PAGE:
Mobile Phones Guide

Samsung Nexus S review

Samsung Nexus S - Branded Gingerbread

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Overall rating 8.5/10
Design:
9
Features:
8.5
User-Friendliness:
9
Performance:
8.5
Value:
8.5
THE GOOD
Above average battery life
Smooth and fast interface
Easy handling
THE BAD
Lower stamina than Google Nexus S and Samsung Galaxy S
No remarkable hardware upgrades
Easily smudged due to glossy surface


Updated - Performance - Part II

The Gingerbread Man Show

Like all smartphones, the Nexus S is armed to impress with its variety of features. We take a more detailed approach towards it multimedia delivery to determine its capabilities as an all-rounded device. Though it has adopted an S-LCD panel instead of the Super AMOLED display used on the Google version and Samsung's earlier Galaxy S, we were still impressed by its richness and vivid colors. This is evident from the images that were displayed through the 4-inch display, making the viewing experience pleasant and easy on the eyes.

Video and audio playback from the Nexus S were a delight. We were able to view smooth video clips with decent frame rates even at awkward angles which would normally reduce the clarity of the screen. Its audio delivery did not have the kind of impact that matches its video performance, but that's not to say it is lacking in that aspect.

Equipped with a similar 5-megapixel camera as seen on the Galaxy S, we conducted our usual imaging tests to check on its resolution and color performance. Fortunately, we were greeted with impressive results that were also reported from the Galaxy S. On the resolution chart, both the horizontal and vertical LPH showed a reading of 1000, which is impressive considering its status as a mobile phone camera. Colors were well-balanced, with no oversaturation across the various hues, though it did look kind of subdued to our eyes.

Our final performance evaluation ends with the usual battery test, which pushes the Nexus S to its performance limit by looping a video at 240 x 320 pixels resolution with the screen brightness and volume at 100%. To simulate a heavy usage pattern, the Wi-Fi and Bluetooth connection are active, while data is constantly streaming in via emails and Twitter feeds. The final results are compared against its predecessor, the Nexus One, with the Desire and Galaxy S tossed in due to their status as its counterparts.

Update: Due to the difference in screen technology between the Samsung Nexus S and Google Nexus S, we've updated our battery test to reflect the stamina of the Samsung Nexus S and its 4-inch S-LCD display.

Specifications/Device Samsung Nexus S Google Nexus S Samsung Galaxy S HTC Desire Google Nexus One
Processor
  • 1GHz
  • 1GHz
  • 1GHz
  • 1GHz
  • 1GHz
Display Size
  • 4.0-inches
  • 4.0-inches
  • 4.0-inches
  • 3.7-inches
  • 3.7-inches
Display Type
  • S-LCD
  • Super AMOLED
  • Super AMOLED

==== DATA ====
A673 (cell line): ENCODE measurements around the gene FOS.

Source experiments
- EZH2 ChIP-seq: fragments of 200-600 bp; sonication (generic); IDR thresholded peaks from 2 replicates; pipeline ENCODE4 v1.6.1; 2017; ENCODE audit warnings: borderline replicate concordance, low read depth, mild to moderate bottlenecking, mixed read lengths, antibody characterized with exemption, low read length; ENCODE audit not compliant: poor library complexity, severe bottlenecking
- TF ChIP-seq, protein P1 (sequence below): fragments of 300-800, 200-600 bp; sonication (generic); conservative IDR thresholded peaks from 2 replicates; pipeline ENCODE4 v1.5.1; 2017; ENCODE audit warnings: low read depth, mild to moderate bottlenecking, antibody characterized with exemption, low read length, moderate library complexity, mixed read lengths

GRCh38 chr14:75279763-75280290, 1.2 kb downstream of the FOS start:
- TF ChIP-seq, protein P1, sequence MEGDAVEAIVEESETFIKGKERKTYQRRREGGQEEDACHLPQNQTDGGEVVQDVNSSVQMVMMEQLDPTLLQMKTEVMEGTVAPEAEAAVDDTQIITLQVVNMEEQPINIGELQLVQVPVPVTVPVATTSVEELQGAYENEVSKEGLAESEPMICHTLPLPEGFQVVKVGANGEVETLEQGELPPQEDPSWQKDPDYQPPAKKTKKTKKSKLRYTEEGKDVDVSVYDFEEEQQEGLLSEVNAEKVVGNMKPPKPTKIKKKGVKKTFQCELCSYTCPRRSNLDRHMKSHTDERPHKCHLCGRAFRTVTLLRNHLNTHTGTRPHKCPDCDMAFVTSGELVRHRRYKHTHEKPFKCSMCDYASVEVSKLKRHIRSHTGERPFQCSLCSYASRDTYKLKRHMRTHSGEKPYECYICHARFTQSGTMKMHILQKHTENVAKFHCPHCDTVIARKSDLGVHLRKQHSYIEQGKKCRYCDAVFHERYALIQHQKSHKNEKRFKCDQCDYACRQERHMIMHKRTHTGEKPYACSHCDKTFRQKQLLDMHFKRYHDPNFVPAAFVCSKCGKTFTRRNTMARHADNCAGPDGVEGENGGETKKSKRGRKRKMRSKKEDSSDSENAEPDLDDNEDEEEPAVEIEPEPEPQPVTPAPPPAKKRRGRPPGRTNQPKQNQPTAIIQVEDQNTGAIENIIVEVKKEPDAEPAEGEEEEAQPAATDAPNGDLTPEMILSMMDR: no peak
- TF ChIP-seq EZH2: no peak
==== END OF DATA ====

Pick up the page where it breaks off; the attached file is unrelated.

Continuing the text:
• AMOLED / SLCD
  • AMOLED
Display Resolution
  • 480 x 800 pixels
  • 480 x 800 pixels
  • 480 x 800 pixels
  • 480 x 800 pixels
  • 480 x 800 pixels
Dimensions
  • 124.74 x 63 x 11.5mm
  • 123.9 x 63 x 10.88mm
  • 122.4 x 64.2 x 9.9mm
  • 119 x 60 x 11.9mm
  • 119 x 59.8 x 11.5mm
Weight
  • 140g
  • 129g
  • 118g
  • 118g
  • 135g
Battery
  • 1500 mAh
  • 1500 mAh
  • 1500 mAh
  • 1400 mAh
  • 1400 mAh

Unfortunately, the decision to swap in an S-LCD display has a huge impact on the stamina of the Samsung Nexus S. Against its Super AMOLED cousins, the Samsung variant was at a distinct disadvantage, clocking in at only 351 minutes of continuous video playback. Notice how the portability index of the Samsung Nexus is also much lower? If you refer to the above comparison table, you might have notice that the Samsung Nexus S is slightly heavier at 140g, not to mention it's not as thin as either the Samsung Galaxy S, or for that matter, even the Google Nexus S. The latter isn't surprising, since the Google Nexus S has the Super AMOLED display to thank for its reduced profile. For those who've forgotten how a Super AMOLED display helps in these aspects, here's an excerpt from an old article:-

In more technical terms, the new 0.001mm-thick capacitive touch sensors are deposited between the panel's substrate and the bottom polarizer film. This translates to the elimination of the glass display, thus giving way to less reflective displays, brighter and clearer images and most importantly, lighter devices.

The earlier Google Nexus S reported greater results against the Galaxy S, and we've attributed that to a possibly better power management scheme on Android 2.3. This wasn't the case for the Samsung Nexus S, which presented lower than expected results against its siblings. In addition to the screen difference, various factors such as a different kernel and build, could also affect the battery performance of the Samsung Nexus S. While the Samsung Nexus S did not perform well in our intensive battery test, it got around the same one whole day mileage when usage was mixed in with standby, calls, messages, web browsing and multimedia playback.